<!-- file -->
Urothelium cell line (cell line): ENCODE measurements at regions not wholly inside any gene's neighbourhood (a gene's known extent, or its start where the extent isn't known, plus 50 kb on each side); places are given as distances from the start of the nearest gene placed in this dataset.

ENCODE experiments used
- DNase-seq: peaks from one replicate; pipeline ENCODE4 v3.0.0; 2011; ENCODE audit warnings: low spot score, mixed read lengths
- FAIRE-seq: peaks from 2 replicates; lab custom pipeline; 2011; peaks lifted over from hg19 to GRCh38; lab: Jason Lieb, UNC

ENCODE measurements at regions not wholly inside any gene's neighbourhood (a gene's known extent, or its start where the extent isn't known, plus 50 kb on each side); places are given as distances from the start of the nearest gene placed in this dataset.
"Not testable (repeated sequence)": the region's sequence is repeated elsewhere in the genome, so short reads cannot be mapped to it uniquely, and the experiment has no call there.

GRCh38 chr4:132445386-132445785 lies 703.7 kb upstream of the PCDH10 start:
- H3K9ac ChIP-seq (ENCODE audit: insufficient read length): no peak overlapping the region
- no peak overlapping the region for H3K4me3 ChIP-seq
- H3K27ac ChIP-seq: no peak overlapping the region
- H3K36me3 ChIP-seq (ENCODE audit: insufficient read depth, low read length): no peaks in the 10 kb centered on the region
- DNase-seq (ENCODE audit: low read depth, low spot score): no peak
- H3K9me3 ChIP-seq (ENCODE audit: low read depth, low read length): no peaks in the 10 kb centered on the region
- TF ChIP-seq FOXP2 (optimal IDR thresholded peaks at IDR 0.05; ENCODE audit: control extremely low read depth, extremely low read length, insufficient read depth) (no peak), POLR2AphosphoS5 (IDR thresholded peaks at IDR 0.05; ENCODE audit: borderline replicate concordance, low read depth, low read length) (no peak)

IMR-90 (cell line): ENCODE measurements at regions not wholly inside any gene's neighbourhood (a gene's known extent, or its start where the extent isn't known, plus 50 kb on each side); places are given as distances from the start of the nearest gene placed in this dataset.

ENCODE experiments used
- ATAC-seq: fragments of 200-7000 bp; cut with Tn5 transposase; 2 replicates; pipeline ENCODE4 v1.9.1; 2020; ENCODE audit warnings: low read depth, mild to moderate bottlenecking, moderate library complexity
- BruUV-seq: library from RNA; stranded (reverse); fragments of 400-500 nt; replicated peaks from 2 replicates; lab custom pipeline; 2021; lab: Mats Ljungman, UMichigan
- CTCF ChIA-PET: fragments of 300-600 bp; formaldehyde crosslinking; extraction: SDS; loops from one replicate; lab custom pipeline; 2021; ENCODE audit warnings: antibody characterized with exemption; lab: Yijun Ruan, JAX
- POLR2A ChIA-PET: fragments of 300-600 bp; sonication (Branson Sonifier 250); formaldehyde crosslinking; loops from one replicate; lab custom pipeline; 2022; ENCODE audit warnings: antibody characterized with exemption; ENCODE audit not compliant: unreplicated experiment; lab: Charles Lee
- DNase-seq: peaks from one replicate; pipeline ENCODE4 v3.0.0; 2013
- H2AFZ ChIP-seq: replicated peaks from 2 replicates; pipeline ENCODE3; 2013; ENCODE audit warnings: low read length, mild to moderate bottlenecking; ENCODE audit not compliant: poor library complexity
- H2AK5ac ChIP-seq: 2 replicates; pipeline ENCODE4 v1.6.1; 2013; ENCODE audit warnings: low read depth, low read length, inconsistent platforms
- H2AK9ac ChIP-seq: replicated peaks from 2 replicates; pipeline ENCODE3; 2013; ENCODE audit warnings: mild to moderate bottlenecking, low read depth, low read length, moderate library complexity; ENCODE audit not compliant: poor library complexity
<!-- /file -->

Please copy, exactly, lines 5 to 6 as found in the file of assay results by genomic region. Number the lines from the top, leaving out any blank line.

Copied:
ENCODE measurements at regions not wholly inside any gene's neighbourhood (a gene's known extent, or its start where the extent isn't known, plus 50 kb on each side); places are given as distances from the start of the nearest gene placed in this dataset.
"Not testable (repeated sequence)": the region's sequence is repeated elsewhere in the genome, so short reads cannot be mapped to it uniquely, and the experiment has no call there.